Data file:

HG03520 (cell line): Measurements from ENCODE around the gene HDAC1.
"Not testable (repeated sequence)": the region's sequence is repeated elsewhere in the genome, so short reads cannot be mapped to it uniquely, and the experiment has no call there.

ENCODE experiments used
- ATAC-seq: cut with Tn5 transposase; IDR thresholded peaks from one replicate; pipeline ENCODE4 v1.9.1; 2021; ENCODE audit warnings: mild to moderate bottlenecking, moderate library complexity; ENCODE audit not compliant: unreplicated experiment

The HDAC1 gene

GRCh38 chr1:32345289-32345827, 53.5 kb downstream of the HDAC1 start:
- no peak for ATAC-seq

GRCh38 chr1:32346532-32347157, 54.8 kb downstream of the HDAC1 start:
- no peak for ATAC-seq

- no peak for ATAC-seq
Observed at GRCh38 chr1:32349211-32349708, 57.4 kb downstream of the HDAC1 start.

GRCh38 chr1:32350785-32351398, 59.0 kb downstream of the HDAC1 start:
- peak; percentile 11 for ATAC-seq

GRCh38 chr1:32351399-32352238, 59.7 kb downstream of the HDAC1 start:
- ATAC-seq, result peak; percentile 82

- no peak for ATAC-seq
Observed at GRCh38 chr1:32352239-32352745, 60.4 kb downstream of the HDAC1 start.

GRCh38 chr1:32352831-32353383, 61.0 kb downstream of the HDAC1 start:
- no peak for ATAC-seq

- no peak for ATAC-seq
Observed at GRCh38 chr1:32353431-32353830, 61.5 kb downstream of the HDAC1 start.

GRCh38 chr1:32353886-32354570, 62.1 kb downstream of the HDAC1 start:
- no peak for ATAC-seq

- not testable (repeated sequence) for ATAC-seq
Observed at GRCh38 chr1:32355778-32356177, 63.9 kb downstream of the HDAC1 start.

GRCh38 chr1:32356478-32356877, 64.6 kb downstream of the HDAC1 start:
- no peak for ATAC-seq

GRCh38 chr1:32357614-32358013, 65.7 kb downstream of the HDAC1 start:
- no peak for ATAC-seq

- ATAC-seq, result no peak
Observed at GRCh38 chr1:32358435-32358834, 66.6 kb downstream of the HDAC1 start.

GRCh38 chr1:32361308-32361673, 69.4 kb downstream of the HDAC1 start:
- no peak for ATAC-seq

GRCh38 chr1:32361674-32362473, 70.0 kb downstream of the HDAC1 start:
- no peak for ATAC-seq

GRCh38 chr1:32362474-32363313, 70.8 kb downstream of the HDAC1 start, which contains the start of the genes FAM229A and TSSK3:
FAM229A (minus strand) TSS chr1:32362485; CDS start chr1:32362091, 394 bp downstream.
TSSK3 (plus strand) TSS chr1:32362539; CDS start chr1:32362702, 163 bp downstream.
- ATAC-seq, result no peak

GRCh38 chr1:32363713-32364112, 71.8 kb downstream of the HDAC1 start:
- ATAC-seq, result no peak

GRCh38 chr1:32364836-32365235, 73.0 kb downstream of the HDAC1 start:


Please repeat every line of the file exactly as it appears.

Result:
HG03520 (cell line): Measurements from ENCODE around the gene HDAC1.
"Not testable (repeated sequence)": the region's sequence is repeated elsewhere in the genome, so short reads cannot be mapped to it uniquely, and the experiment has no call there.

ENCODE experiments used
- ATAC-seq: cut with Tn5 transposase; IDR thresholded peaks from one replicate; pipeline ENCODE4 v1.9.1; 2021; ENCODE audit warnings: mild to moderate bottlenecking, moderate library complexity; ENCODE audit not compliant: unreplicated experiment

The HDAC1 gene

GRCh38 chr1:32345289-32345827, 53.5 kb downstream of the HDAC1 start:
- no peak for ATAC-seq

GRCh38 chr1:32346532-32347157, 54.8 kb downstream of the HDAC1 start:
- no peak for ATAC-seq

- no peak for ATAC-seq
Observed at GRCh38 chr1:32349211-32349708, 57.4 kb downstream of the HDAC1 start.

GRCh38 chr1:32350785-32351398, 59.0 kb downstream of the HDAC1 start:
- peak; percentile 11 for ATAC-seq

GRCh38 chr1:32351399-32352238, 59.7 kb downstream of the HDAC1 start:
- ATAC-seq, result peak; percentile 82

- no peak for ATAC-seq
Observed at GRCh38 chr1:32352239-32352745, 60.4 kb downstream of the HDAC1 start.

GRCh38 chr1:32352831-32353383, 61.0 kb downstream of the HDAC1 start:
- no peak for ATAC-seq

- no peak for ATAC-seq
Observed at GRCh38 chr1:32353431-32353830, 61.5 kb downstream of the HDAC1 start.

GRCh38 chr1:32353886-32354570, 62.1 kb downstream of the HDAC1 start:
- no peak for ATAC-seq

- not testable (repeated sequence) for ATAC-seq
Observed at GRCh38 chr1:32355778-32356177, 63.9 kb downstream of the HDAC1 start.

GRCh38 chr1:32356478-32356877, 64.6 kb downstream of the HDAC1 start:
- no peak for ATAC-seq

GRCh38 chr1:32357614-32358013, 65.7 kb downstream of the HDAC1 start:
- no peak for ATAC-seq

- ATAC-seq, result no peak
Observed at GRCh38 chr1:32358435-32358834, 66.6 kb downstream of the HDAC1 start.

GRCh38 chr1:32361308-32361673, 69.4 kb downstream of the HDAC1 start:
- no peak for ATAC-seq

GRCh38 chr1:32361674-32362473, 70.0 kb downstream of the HDAC1 start:
- no peak for ATAC-seq

GRCh38 chr1:32362474-32363313, 70.8 kb downstream of the HDAC1 start, which contains the start of the genes FAM229A and TSSK3:
FAM229A (minus strand) TSS chr1:32362485; CDS start chr1:32362091, 394 bp downstream.
TSSK3 (plus strand) TSS chr1:32362539; CDS start chr1:32362702, 163 bp downstream.
- ATAC-seq, result no peak

GRCh38 chr1:32363713-32364112, 71.8 kb downstream of the HDAC1 start:
- ATAC-seq, result no peak

GRCh38 chr1:32364836-32365235, 73.0 kb downstream of the HDAC1 start: